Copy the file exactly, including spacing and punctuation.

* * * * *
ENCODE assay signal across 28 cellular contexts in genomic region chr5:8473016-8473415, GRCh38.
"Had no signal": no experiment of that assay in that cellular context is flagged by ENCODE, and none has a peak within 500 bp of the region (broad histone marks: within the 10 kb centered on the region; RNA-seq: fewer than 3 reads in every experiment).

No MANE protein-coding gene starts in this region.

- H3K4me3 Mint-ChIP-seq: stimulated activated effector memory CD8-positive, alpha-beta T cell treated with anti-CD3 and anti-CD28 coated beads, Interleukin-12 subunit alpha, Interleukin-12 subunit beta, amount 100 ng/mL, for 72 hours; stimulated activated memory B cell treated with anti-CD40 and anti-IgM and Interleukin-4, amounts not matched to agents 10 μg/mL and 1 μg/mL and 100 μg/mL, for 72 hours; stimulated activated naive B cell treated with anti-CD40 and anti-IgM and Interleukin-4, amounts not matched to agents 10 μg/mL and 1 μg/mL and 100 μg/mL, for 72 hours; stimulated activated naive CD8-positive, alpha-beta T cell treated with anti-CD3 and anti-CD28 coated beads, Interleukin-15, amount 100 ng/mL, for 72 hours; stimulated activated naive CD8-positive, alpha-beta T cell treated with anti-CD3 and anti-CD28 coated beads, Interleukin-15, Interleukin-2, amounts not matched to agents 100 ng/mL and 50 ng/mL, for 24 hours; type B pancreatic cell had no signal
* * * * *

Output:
ENCODE assay signal across 28 cellular contexts in genomic region chr5:8473016-8473415, GRCh38.
"Had no signal": no experiment of that assay in that cellular context is flagged by ENCODE, and none has a peak within 500 bp of the region (broad histone marks: within the 10 kb centered on the region; RNA-seq: fewer than 3 reads in every experiment).

No MANE protein-coding gene starts in this region.

- H3K4me3 Mint-ChIP-seq: stimulated activated effector memory CD8-positive, alpha-beta T cell treated with anti-CD3 and anti-CD28 coated beads, Interleukin-12 subunit alpha, Interleukin-12 subunit beta, amount 100 ng/mL, for 72 hours; stimulated activated memory B cell treated with anti-CD40 and anti-IgM and Interleukin-4, amounts not matched to agents 10 μg/mL and 1 μg/mL and 100 μg/mL, for 72 hours; stimulated activated naive B cell treated with anti-CD40 and anti-IgM and Interleukin-4, amounts not matched to agents 10 μg/mL and 1 μg/mL and 100 μg/mL, for 72 hours; stimulated activated naive CD8-positive, alpha-beta T cell treated with anti-CD3 and anti-CD28 coated beads, Interleukin-15, amount 100 ng/mL, for 72 hours; stimulated activated naive CD8-positive, alpha-beta T cell treated with anti-CD3 and anti-CD28 coated beads, Interleukin-15, Interleukin-2, amounts not matched to agents 100 ng/mL and 50 ng/mL, for 24 hours; type B pancreatic cell had no signal